Indices ?

Indices bundle up a number of company stocks in one financial instrument. Trade CFDs on 26 major Indices from the U.S., Europe, and Asia, gaining exposure to a wide variety of companies in one sector or nation with one trade.

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Trading CFDs on Indices

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When the markets needed a way to analyze and follow the overall performance of an industry, region, or country indices were created. Indices often reflect political and economic shifts and their effects on the country’s economy, providing exposure to entire market sectors and industries. They reflect the collective value of the top companies trading on a stock exchange.

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CFDs on indices offer an accessible way of investing in the price movement of a whole market sector, without actually owning the underlying index constituents. As they’re a collection of top-performing stocks grouped, they provide a broad perspective of the market as a whole.

Since you can’t say how well a country’s economy is performing by looking at a single big company or by following most companies listed on a stock exchange, CFDs on indices offer an efficient method of gathering insights.

Trading Conditions for CFDs on Indices

Trade CFDs on indices from the U.S., Europe, Asia and many more

Leverage up to 1:20

Diversify your investments

Minimize trading costs by trading a basket of stocks

How do CFDs on indices work?

They provide an accessible way of trading the performance of a sector of the stock market - this means you’re trading the price of the stocks you like, gathered into a single asset called an index.

You don’t own the index; you just trade the price movement.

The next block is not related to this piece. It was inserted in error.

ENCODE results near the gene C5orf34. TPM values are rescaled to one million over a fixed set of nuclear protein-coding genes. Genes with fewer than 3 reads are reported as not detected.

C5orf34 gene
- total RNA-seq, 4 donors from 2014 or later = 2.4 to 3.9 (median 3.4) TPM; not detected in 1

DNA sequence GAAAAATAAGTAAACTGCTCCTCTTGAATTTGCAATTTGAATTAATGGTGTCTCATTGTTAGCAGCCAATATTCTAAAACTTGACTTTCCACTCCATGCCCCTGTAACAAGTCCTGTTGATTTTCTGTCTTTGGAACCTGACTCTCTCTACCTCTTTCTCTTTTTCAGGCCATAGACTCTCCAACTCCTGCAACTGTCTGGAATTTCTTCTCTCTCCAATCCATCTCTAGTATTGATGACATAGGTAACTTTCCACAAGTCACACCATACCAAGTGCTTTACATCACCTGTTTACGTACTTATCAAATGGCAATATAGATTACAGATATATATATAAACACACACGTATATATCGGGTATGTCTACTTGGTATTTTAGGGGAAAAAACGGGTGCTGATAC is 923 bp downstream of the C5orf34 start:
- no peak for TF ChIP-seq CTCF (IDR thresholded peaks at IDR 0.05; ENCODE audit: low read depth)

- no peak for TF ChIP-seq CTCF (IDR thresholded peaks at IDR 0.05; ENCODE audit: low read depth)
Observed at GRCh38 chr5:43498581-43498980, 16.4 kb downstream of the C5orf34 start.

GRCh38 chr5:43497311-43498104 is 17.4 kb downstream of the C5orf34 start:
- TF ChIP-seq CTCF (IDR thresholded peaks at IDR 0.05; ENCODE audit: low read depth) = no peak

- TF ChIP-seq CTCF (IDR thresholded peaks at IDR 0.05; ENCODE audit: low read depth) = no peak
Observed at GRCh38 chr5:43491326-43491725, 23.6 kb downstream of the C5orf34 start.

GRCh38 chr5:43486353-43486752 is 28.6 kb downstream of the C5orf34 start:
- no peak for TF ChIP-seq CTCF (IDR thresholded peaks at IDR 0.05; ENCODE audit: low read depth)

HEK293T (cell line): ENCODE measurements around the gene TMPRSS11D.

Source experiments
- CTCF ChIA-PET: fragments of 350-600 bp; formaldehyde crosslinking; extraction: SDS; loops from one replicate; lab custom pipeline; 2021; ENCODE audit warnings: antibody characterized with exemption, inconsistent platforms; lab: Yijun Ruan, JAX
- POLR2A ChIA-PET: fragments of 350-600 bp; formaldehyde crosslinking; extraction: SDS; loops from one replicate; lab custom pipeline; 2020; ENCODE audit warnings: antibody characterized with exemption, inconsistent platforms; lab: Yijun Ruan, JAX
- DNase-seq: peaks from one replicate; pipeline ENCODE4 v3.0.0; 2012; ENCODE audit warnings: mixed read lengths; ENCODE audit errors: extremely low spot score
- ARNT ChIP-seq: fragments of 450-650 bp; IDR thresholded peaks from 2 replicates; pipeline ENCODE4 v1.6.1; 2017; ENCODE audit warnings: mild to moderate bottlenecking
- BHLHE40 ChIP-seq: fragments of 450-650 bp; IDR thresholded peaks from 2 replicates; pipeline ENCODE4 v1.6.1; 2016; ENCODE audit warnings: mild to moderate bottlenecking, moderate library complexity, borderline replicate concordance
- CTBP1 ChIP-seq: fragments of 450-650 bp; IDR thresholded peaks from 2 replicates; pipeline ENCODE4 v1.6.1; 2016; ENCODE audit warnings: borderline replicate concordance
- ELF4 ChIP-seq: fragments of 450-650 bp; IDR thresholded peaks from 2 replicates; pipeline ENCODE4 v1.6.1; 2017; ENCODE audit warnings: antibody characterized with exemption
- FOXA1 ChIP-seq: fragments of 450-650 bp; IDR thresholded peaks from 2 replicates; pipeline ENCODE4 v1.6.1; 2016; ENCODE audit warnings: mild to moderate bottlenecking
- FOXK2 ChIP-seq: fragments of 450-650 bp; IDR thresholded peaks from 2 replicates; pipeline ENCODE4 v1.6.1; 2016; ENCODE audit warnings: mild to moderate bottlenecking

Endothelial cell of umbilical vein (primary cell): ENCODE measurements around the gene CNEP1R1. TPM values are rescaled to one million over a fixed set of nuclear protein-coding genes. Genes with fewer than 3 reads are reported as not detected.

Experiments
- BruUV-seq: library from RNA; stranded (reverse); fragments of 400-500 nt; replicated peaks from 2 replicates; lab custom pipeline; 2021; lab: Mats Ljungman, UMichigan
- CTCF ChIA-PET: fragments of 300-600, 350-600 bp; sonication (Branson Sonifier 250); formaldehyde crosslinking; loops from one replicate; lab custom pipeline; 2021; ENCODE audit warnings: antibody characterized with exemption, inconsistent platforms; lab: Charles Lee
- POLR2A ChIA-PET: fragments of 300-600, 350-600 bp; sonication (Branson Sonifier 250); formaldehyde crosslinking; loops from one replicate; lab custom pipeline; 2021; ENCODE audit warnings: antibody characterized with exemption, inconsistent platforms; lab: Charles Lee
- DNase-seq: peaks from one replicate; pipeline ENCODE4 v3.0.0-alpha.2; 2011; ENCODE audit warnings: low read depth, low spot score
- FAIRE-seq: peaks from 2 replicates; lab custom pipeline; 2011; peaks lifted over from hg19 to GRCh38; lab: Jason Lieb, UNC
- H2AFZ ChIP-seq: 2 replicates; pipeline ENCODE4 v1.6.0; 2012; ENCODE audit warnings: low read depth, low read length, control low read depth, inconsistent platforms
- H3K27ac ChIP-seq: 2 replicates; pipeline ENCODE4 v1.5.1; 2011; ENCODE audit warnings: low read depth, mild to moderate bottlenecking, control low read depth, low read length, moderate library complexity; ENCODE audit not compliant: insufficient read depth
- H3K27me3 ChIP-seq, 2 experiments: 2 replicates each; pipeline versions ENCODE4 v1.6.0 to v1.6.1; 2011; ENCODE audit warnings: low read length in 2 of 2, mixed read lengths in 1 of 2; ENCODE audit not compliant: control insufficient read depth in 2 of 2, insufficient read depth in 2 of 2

Instead of choosing to trade the performance of a single company, you trade the whole sector through a specific index. In turn, they can be valid indicators for regional, national, and global economies.

There is a direct correlation between stock prices and the index price, as the indices act as hosts for the stocks. The higher the volatility of the underlining stocks, the higher the volatility of the index containing those.

You’re trading market movements not just from a single sector, but from a variety of sectors!

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Why trade CFDs on indices?

What do you need to know when trading CFDs on shares?
  • They provide a general picture over the stock market
  • Trade the movement of multiple companies in diverse market sectors
  • By trading CFDs on indices, you don’t buy the asset itself, indicating you don’t own the actual index. You only venture on the increase or decline of its price
  • They offer perspectives of other markets, industries & companies
What do you need to know when trading CFDs on shares?

What types of CFDs on indices can you trade? Which are the most famous indices?

Global

Global indices relay companies regardless of which stock exchange they are listed on and based.

Regional

Regional indices include companies from specific regions.

National

National indices represent the stock market performance of a given country, reflecting investor sentiment on the health of the economy.

The major indices from the United States are:

S&P 500

The 500 largest companies in the U.S such as Adobe Systems, AES, Twitter, Cisco Systems, eBay, Mastercard, McDonald’s, Nike, Nordstrom, PayPal, Pfizer, Qualcomm, Starbucks and many more. It covers a variety of market sectors such as health care, real estate, utilities, communication, and consumer services.

USA30

Dow Jones Industrial Average is one of the most frequently used indices in the world, with stocks from 30 of the largest and most influential U.S. based companies such as Apple, Chevron, Coca-Cola, Exxon Mobil, Microsoft, Visa, Goldman Sachs, JPMorgan Chase and many more. The DJIA covers sectors like financials, utilities, energy, health care, and so on.

TECH 100